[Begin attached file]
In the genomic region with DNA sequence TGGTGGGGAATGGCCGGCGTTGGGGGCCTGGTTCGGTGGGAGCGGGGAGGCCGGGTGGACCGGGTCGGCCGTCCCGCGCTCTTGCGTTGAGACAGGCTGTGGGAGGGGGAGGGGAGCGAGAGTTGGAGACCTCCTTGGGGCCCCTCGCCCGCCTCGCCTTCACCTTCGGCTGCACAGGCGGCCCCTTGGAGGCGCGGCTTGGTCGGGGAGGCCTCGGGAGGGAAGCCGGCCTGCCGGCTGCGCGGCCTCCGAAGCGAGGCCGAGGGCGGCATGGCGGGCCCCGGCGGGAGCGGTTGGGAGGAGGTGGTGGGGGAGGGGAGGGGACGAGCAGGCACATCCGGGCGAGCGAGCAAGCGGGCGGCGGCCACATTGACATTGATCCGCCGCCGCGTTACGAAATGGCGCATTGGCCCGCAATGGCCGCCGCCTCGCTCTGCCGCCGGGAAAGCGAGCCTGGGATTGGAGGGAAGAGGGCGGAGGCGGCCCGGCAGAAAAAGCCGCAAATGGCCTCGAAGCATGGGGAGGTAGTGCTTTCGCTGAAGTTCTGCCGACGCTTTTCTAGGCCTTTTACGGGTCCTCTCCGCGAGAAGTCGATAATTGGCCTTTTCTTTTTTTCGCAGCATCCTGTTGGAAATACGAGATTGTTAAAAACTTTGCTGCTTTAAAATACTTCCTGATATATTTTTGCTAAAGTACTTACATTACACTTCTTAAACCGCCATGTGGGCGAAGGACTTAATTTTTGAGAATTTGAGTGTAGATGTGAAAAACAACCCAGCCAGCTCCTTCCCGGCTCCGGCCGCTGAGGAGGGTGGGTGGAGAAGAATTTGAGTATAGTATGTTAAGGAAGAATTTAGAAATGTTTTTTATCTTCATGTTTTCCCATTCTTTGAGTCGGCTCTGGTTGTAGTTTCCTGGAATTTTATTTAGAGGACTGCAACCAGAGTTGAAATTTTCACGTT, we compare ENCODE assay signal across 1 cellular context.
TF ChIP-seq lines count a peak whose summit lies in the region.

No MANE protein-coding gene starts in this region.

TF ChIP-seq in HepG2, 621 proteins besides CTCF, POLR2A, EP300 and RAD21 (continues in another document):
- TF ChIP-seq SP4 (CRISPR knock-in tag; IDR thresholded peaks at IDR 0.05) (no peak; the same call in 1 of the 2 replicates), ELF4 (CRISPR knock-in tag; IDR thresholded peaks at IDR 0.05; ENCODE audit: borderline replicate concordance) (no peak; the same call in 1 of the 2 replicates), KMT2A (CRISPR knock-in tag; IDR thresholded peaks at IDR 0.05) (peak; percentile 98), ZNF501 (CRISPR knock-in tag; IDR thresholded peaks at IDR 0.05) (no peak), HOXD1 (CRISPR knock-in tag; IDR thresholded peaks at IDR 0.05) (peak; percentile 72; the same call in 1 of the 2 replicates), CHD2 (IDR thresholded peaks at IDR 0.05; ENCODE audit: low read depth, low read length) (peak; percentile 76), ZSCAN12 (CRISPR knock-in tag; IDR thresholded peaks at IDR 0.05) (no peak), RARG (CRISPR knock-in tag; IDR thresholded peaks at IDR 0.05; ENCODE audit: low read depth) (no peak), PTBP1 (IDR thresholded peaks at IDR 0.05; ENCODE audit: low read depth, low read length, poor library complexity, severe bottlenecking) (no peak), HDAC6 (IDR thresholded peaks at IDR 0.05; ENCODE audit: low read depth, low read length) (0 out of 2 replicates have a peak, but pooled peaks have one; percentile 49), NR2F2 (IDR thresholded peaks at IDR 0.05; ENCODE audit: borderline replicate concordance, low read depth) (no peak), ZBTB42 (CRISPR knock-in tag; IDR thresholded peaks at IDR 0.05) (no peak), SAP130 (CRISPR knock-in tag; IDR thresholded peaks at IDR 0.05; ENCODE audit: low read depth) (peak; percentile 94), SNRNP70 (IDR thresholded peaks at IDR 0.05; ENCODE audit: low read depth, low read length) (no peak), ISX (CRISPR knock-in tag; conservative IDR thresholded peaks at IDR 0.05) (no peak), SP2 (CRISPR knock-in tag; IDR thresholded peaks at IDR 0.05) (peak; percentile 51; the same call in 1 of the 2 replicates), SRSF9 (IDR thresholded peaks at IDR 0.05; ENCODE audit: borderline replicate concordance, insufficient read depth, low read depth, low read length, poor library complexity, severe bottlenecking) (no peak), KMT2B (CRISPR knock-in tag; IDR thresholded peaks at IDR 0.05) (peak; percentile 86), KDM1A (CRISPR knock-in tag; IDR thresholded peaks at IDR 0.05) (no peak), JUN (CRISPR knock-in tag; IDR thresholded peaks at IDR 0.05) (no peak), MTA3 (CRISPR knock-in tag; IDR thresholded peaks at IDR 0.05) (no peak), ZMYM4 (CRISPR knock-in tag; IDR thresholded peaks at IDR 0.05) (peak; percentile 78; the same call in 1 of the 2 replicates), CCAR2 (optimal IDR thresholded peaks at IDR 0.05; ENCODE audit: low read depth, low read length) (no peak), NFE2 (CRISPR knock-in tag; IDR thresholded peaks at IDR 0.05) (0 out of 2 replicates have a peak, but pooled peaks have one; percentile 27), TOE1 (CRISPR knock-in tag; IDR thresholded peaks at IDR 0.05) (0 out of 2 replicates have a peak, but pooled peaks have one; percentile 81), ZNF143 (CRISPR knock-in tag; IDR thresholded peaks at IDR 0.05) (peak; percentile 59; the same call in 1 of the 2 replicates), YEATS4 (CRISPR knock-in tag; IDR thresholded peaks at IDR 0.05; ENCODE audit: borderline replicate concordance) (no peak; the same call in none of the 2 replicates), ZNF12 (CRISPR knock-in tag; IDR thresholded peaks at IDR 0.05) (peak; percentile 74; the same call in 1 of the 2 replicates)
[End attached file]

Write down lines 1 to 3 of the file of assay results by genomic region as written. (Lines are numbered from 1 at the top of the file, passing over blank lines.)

In the genomic region with DNA sequence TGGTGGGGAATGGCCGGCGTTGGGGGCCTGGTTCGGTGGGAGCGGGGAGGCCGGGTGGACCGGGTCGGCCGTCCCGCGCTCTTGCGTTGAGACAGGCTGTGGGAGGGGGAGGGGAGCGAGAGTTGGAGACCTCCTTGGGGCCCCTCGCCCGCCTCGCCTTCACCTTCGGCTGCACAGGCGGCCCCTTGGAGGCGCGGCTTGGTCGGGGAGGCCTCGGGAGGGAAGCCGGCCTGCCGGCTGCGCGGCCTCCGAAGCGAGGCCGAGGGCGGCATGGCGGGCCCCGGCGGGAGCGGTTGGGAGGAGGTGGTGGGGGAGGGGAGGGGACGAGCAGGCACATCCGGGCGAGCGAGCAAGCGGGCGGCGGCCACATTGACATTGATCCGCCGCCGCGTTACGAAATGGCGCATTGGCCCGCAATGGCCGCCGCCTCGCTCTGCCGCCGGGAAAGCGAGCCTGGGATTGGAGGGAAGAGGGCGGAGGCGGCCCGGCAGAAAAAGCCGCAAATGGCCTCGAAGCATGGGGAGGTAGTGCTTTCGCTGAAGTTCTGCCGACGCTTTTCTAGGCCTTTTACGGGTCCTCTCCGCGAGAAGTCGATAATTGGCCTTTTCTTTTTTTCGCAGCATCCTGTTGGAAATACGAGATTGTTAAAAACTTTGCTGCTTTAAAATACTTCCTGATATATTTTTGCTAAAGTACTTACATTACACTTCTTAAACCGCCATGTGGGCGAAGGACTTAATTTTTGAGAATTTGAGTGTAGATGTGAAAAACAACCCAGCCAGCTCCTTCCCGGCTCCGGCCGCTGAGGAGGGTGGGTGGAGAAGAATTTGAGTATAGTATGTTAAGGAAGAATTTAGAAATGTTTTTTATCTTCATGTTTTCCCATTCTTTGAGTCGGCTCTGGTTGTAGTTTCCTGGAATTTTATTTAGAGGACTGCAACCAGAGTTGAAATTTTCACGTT, we compare ENCODE assay signal across 1 cellular context.
TF ChIP-seq lines count a peak whose summit lies in the region.

No MANE protein-coding gene starts in this region.